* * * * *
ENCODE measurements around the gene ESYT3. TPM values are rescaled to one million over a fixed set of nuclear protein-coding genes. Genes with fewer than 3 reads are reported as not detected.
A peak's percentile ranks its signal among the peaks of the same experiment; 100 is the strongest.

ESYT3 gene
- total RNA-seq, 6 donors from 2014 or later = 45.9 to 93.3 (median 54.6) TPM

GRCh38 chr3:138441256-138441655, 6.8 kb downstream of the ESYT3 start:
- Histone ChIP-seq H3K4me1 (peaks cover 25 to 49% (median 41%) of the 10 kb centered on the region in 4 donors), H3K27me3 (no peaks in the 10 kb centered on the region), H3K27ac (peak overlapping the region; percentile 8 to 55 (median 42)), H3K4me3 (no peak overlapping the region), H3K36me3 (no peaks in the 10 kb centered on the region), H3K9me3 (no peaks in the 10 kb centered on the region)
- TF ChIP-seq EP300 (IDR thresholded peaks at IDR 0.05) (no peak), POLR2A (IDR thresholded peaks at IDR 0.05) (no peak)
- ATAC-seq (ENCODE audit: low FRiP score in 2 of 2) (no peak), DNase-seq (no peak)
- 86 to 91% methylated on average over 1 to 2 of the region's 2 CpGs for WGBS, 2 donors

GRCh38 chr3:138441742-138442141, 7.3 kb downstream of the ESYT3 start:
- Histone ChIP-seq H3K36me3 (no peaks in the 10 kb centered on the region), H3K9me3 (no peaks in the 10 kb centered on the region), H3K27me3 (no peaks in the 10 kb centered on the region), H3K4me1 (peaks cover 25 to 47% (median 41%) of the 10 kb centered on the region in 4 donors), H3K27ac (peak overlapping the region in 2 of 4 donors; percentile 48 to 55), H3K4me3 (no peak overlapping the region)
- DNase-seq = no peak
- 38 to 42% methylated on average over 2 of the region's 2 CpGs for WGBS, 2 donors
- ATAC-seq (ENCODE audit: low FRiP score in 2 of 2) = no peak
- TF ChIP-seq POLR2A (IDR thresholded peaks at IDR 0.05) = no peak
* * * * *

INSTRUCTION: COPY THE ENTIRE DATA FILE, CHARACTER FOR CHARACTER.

ENCODE measurements around the gene ESYT3. TPM values are rescaled to one million over a fixed set of nuclear protein-coding genes. Genes with fewer than 3 reads are reported as not detected.
A peak's percentile ranks its signal among the peaks of the same experiment; 100 is the strongest.

ESYT3 gene
- total RNA-seq, 6 donors from 2014 or later = 45.9 to 93.3 (median 54.6) TPM

GRCh38 chr3:138441256-138441655, 6.8 kb downstream of the ESYT3 start:
- Histone ChIP-seq H3K4me1 (peaks cover 25 to 49% (median 41%) of the 10 kb centered on the region in 4 donors), H3K27me3 (no peaks in the 10 kb centered on the region), H3K27ac (peak overlapping the region; percentile 8 to 55 (median 42)), H3K4me3 (no peak overlapping the region), H3K36me3 (no peaks in the 10 kb centered on the region), H3K9me3 (no peaks in the 10 kb centered on the region)
- TF ChIP-seq EP300 (IDR thresholded peaks at IDR 0.05) (no peak), POLR2A (IDR thresholded peaks at IDR 0.05) (no peak)
- ATAC-seq (ENCODE audit: low FRiP score in 2 of 2) (no peak), DNase-seq (no peak)
- 86 to 91% methylated on average over 1 to 2 of the region's 2 CpGs for WGBS, 2 donors

GRCh38 chr3:138441742-138442141, 7.3 kb downstream of the ESYT3 start:
- Histone ChIP-seq H3K36me3 (no peaks in the 10 kb centered on the region), H3K9me3 (no peaks in the 10 kb centered on the region), H3K27me3 (no peaks in the 10 kb centered on the region), H3K4me1 (peaks cover 25 to 47% (median 41%) of the 10 kb centered on the region in 4 donors), H3K27ac (peak overlapping the region in 2 of 4 donors; percentile 48 to 55), H3K4me3 (no peak overlapping the region)
- DNase-seq = no peak
- 38 to 42% methylated on average over 2 of the region's 2 CpGs for WGBS, 2 donors
- ATAC-seq (ENCODE audit: low FRiP score in 2 of 2) = no peak
- TF ChIP-seq POLR2A (IDR thresholded peaks at IDR 0.05) = no peak